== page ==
Published in the San Diego Union-Tribune, March 20, 2023
BFF — Best Friends Forever. Do you have any, or perhaps I should ask, how many?
The idea of a best friend intrigues me, and writer Jaya Saxena, in her article for the Atlantic, has offered some thoughts for us to consider. First, the whole idea of a best friend didn’t really have any traction until the mid-1990s along with the growth of the feminist movement, which championed among many things, “female friendships.”
It used to be that “friendship was considered a largely male phenomenon,” she writes. Not as much today. I am not sure any of my male buddies could name even one “best friend.” I am having some minor surgery in a month, and when you fill out the form, they ask who they should contact in the unlikely event that you drop dead during the procedure. I am not sure that person would qualify as a best friend. (A better option might be to name a good lawyer who could sue them for malpractice.)
Think about the co-founder in your current entrepreneurial adventure. Just the two of you changing the world, against all odds, in it together, through thick or thin, having each other’s back, no way he/she would screw me over. Hah. Gimme a break. The technology landscape is littered with FBB — Former Best Friends.
This might suggest that you should be wary of being best friends with your co-founder, precisely because you both need to honor the obligation to call out the other when he/she is doing stupid things. The classic best practice model for co-founding is two folks with different skills, filling different roles, as opposed to having compatible neuroses that lead both of you down the same rabbit hole.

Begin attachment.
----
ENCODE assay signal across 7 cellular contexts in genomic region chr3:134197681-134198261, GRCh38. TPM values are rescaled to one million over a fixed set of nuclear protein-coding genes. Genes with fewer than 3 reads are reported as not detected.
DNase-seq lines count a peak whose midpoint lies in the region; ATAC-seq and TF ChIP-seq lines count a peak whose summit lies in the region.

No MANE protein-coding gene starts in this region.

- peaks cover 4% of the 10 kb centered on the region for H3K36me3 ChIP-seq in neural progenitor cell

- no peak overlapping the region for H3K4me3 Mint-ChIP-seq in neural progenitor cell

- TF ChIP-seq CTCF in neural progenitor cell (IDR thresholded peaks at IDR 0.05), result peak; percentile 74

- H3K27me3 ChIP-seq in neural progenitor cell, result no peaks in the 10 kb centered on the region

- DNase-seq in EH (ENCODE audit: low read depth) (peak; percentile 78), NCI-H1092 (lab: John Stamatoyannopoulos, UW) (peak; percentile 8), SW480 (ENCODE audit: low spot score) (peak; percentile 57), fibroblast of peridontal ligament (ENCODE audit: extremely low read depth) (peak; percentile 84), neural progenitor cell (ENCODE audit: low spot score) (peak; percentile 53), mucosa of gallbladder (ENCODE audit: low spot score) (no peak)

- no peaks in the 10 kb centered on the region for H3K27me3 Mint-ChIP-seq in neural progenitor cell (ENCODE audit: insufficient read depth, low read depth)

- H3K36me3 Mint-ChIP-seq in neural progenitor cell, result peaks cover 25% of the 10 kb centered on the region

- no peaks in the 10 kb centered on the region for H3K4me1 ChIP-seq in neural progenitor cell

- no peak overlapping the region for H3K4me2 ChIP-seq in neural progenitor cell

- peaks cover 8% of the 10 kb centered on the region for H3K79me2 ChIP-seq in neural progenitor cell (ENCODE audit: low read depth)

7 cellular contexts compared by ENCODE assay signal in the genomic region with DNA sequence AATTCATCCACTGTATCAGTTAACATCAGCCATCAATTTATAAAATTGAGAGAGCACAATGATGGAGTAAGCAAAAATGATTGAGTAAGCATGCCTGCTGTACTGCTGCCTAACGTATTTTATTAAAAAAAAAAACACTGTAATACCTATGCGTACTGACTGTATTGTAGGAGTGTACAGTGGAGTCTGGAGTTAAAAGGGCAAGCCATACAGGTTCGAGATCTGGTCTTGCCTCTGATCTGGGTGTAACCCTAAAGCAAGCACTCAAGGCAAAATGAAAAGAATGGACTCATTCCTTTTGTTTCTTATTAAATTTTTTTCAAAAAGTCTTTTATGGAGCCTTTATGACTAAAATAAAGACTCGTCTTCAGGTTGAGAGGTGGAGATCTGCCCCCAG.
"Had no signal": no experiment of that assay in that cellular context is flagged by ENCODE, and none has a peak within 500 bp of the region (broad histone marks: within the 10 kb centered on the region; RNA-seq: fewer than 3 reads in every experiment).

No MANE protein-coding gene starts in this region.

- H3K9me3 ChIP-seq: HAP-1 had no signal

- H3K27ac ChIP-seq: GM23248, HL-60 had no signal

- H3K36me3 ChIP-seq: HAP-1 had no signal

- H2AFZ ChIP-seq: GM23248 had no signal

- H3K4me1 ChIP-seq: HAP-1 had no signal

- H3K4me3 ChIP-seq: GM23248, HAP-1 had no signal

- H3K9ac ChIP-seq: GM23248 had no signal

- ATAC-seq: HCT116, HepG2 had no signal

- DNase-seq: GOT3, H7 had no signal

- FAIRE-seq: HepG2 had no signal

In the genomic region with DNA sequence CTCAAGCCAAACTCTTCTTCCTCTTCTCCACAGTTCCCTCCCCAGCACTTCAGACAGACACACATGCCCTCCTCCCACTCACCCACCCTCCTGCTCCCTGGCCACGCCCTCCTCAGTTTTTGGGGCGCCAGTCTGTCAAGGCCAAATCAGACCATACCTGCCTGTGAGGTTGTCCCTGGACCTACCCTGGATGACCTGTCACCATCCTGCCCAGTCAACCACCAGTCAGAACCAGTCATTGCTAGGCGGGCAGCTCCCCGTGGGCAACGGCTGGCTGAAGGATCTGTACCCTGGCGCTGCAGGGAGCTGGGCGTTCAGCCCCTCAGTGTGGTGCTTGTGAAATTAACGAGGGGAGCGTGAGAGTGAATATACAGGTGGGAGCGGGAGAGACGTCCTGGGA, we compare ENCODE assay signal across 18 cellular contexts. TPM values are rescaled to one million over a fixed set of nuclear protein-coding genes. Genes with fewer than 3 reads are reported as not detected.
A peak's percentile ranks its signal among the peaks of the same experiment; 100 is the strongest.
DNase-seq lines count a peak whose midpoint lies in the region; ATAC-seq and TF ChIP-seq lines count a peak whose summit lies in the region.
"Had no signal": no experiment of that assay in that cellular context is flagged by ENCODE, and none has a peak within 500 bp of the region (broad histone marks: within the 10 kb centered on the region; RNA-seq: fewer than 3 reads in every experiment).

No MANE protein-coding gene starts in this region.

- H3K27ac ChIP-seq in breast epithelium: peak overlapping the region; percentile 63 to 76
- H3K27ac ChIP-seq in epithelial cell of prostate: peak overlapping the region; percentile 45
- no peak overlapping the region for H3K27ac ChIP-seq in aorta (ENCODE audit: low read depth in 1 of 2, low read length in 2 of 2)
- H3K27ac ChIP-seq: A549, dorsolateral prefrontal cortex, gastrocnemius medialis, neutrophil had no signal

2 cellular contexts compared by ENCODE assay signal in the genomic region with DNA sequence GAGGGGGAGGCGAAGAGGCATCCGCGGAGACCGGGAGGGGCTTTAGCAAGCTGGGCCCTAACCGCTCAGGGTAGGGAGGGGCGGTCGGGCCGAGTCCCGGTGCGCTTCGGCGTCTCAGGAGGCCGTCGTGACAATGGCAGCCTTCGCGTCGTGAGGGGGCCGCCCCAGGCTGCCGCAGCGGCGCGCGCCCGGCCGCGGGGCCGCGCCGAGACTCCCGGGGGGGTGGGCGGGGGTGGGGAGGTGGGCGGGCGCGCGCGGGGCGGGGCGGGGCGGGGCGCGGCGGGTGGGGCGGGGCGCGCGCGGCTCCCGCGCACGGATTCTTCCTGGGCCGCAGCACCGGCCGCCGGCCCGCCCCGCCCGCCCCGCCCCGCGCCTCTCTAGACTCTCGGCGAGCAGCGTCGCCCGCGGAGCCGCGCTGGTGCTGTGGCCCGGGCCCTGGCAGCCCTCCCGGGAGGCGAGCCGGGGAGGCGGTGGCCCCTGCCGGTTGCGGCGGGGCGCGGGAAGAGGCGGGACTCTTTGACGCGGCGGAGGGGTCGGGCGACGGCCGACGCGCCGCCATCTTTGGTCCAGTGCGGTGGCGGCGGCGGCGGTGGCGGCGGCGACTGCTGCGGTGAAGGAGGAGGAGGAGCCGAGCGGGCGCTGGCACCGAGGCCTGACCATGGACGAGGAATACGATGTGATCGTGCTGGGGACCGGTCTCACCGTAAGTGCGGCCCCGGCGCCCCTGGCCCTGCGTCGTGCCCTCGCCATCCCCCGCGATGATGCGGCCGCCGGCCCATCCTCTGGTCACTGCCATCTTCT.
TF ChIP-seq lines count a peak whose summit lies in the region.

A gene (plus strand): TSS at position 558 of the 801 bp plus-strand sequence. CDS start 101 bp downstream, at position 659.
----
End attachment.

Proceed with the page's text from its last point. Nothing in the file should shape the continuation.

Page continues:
Saxena thinks that BFF holds our sway because it bespeaks monogamous relationships, with a healthy dose of “love.” BFF is about exclusivity. And when you add in the “forever” component — whoa, sounds like a life sentence without parole. (Because ’til death do us part can be a bit intimidating.)
Only in America are we consumed by the word “best.” Whether it is sports or science or finance, we all want to be winners and get the trophy that comes with being No. 1. There are no trophies for attendance.
For me, the big idea is that no one person can fulfill 100 percent of your personal needs or your company’s needs. This argues for seeking the network effect in relationships the same as in software. “The value of a network is proportional to the number of users squared,” said Robert Metcalfe, who was an Internet pioneer.
In my tiny coaching practice, people only come to see me when they have a problem. And it is often related to a partner or a key employee. As we parse out the puzzle, what often becomes clear is that the issues were obvious on day one, but that one or both of the co-founders chose to look the other way. Lack of clear shared goals, coupled with “we can figure it out later.”
Aminatou Sow, co-author of the book “Big Friendship” with Ann Friedman, says, “There is a very human impulse to want to hoard love and affection — a kind of scarcity mentality.” I think the BFF appellation is nominally code for “will you be there for me when I really need you?” If you are truly a best friend, then I can count on you, right? But no matter how many times your friend assures you that it is true and he/she will be there for you, we all, all of us, have our doubts. It is human nature.
Children often ask parents to “say it again.”
As your company evolves, your relationships will evolve, your needs will change, and you know the rest of this speech by heart. The classic conundrum is when your co-founder is no longer adding value and you, the CEO, have to fire him. (“It’s not you, it’s me” — the famous “Costanza” conversation.)
On a personal note, 35 years ago, I started a friendship with a man. We became pals, did some deals, and then we had a money disagreement, and we separated. About 10 years ago, I had that fierce conversation. We reconnected, closer and better than before. I am not sure about the “best friend” part, but I am certain about the “forever.”
Rule No. 753:
“You want a friend, get a dog.” — Gordon Gekko